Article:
According to the Centers for Disease Control (CDC), there are nearly 150 million emergency room visits each year. Reasons range from a broken bone, a burn, choking, a bee sting, a stroke, to heart attacks and more. The list goes on and on. In an earlier blog I wrote about heart attacks in women. But for most people, the hope is that it will never happen to them. Thatís why so many people donít give it a lot of thought and arenít prepared for a medical emergency when one occurs.
If that sounds like you, here are three important questions you should be asking:
- Would I recognize a medical emergency?
- Would I know when to call 9-1-1?
- What should I do after I call 9-1-1?
Not knowing the answers to these three important questions is one of the main reasons people die in a medical emergency even though their death could be preventable.† Unfortunately, 40 percent of Americans donít know a single symptom of a stroke even though itís the third most common cause of death in the United States.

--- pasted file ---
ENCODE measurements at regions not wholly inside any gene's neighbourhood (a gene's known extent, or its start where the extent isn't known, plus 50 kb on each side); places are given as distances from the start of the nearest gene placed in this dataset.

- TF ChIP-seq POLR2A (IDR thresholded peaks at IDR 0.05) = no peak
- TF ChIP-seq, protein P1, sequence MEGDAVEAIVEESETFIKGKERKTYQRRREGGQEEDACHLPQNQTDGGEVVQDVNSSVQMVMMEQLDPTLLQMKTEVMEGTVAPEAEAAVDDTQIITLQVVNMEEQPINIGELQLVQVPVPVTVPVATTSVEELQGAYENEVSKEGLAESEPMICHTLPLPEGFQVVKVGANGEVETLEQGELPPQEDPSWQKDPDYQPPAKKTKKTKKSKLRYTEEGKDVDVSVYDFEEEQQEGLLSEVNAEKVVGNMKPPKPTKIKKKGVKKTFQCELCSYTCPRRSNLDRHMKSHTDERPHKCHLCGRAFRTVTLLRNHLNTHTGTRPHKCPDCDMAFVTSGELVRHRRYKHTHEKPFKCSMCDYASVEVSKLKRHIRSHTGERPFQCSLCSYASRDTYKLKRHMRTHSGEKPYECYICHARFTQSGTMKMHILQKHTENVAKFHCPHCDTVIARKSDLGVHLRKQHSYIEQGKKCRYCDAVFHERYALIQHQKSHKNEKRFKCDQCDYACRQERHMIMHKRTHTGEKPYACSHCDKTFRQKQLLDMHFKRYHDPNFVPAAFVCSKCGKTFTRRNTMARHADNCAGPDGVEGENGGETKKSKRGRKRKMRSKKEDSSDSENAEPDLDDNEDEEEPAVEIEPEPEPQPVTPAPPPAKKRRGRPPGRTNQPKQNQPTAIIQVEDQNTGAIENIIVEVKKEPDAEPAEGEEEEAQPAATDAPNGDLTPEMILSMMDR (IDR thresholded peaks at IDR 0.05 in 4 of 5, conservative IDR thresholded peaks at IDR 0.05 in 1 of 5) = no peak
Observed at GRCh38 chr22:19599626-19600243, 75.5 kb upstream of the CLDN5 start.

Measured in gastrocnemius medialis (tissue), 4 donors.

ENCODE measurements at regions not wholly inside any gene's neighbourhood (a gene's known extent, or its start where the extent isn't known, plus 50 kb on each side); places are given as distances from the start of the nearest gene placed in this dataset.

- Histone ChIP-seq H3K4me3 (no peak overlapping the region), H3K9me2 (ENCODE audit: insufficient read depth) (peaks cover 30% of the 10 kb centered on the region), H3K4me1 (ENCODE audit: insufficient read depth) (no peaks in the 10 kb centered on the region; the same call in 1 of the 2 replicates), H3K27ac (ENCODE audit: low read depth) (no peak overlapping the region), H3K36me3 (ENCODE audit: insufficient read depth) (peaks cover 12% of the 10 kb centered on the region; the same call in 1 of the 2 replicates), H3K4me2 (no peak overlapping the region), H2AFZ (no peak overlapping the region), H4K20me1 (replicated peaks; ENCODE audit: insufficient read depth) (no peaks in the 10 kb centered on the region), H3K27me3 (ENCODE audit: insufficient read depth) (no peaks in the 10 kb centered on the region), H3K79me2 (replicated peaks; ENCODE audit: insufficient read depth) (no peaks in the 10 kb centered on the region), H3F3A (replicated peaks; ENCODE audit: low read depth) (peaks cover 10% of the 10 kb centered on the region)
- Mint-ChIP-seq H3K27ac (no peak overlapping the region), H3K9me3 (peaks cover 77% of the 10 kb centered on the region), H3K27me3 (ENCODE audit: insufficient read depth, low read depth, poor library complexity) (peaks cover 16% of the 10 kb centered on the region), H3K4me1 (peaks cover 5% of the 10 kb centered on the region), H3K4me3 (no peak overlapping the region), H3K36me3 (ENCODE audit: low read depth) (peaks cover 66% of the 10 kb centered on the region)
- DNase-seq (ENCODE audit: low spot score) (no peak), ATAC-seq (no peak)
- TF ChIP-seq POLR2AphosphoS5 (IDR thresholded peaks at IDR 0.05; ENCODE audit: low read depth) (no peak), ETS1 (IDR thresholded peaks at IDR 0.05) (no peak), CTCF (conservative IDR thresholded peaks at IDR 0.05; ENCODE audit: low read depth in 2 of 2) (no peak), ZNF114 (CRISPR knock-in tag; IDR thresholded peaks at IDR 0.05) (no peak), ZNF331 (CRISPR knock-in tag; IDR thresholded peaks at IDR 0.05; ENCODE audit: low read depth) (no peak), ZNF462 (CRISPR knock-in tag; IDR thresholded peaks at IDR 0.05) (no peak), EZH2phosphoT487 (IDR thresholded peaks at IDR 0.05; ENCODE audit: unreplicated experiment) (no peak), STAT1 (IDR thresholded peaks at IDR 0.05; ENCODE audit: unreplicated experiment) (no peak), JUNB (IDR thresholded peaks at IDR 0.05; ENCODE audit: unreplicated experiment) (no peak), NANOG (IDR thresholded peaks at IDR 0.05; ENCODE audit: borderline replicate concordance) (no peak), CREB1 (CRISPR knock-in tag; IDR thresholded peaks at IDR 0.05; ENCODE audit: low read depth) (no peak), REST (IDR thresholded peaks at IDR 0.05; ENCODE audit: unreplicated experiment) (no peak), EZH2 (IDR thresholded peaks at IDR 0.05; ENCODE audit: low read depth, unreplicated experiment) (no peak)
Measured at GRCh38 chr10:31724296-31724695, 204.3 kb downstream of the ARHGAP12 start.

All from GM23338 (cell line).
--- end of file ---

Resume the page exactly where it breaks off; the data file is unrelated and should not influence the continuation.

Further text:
Thatís why I, together with Shelly Glazier, have written a new book called Save Your Life: What To Do In A Medical Emergency. Itís a simple to read and easy to understand guide that answers the three important questions above. Here are four important examples taken from our Save Your Life book to help you when you are faced with a medical emergency.
If you think there could be a medical emergency:
- Call your doctor?
No! Waiting for the doctor to call back wastes valuable time.
- Rest to see if you feel better?
No! Waiting to see if the symptoms pass also wastes time that could save a life because the sooner you get medical care, the more likely you are to live.
- Drive yourself to the hospital?
No! If you drive yourself to the hospital, you might pass out or stop breathing on the way.
- Call a family member or friend for a ride to the hospital?
No! Do not ask family or friends to drive you to the hospital (unless emergency services are not available). If you lose consciousness, your driver likely wonít be able to help you.